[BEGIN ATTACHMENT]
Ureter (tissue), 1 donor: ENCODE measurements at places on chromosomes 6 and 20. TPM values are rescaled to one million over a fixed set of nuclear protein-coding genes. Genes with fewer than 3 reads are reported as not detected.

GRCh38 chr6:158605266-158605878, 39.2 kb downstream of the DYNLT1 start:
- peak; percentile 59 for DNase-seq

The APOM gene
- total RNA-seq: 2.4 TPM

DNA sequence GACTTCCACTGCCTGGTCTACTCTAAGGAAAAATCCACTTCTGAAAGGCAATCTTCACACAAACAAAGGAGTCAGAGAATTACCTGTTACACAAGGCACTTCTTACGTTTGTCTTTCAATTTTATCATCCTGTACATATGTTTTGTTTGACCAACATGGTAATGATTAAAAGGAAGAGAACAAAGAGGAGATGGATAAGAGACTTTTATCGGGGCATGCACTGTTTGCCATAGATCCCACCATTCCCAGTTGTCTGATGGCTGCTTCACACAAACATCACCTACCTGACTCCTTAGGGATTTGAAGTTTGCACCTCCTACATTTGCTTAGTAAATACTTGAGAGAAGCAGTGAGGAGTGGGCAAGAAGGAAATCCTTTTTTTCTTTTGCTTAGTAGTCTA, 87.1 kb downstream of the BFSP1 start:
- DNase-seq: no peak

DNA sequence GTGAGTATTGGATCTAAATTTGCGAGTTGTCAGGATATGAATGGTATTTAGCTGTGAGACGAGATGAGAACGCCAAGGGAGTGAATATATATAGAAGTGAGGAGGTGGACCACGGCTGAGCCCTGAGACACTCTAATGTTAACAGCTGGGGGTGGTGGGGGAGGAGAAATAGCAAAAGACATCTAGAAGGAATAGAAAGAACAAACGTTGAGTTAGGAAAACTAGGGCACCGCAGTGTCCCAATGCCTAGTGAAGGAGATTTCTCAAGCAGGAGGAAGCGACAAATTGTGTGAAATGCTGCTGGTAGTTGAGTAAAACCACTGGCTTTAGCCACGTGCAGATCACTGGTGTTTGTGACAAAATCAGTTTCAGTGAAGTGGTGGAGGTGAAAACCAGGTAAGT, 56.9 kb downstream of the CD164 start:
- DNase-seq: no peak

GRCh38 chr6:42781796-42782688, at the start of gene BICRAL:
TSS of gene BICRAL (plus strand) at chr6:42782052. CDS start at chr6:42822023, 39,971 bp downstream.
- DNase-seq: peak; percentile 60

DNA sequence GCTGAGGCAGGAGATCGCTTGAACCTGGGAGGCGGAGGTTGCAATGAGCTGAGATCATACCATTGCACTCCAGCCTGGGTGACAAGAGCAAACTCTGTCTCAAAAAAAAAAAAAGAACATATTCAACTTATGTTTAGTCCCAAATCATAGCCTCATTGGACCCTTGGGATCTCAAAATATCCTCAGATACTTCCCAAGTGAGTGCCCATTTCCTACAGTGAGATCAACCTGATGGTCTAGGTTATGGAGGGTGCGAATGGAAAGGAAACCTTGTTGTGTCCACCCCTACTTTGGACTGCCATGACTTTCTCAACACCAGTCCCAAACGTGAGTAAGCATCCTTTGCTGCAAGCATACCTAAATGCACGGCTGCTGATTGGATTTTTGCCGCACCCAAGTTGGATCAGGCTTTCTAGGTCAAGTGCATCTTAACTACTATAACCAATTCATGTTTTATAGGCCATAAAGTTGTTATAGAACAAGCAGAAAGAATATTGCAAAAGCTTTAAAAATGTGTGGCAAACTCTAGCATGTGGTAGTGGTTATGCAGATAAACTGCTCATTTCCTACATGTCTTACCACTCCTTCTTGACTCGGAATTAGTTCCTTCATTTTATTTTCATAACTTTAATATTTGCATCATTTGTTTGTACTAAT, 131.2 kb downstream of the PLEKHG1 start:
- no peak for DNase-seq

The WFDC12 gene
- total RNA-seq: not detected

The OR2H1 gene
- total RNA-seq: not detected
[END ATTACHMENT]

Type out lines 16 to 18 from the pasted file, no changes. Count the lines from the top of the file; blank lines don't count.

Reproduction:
- total RNA-seq: not detected

The OR2H1 gene
- total RNA-seq: not detected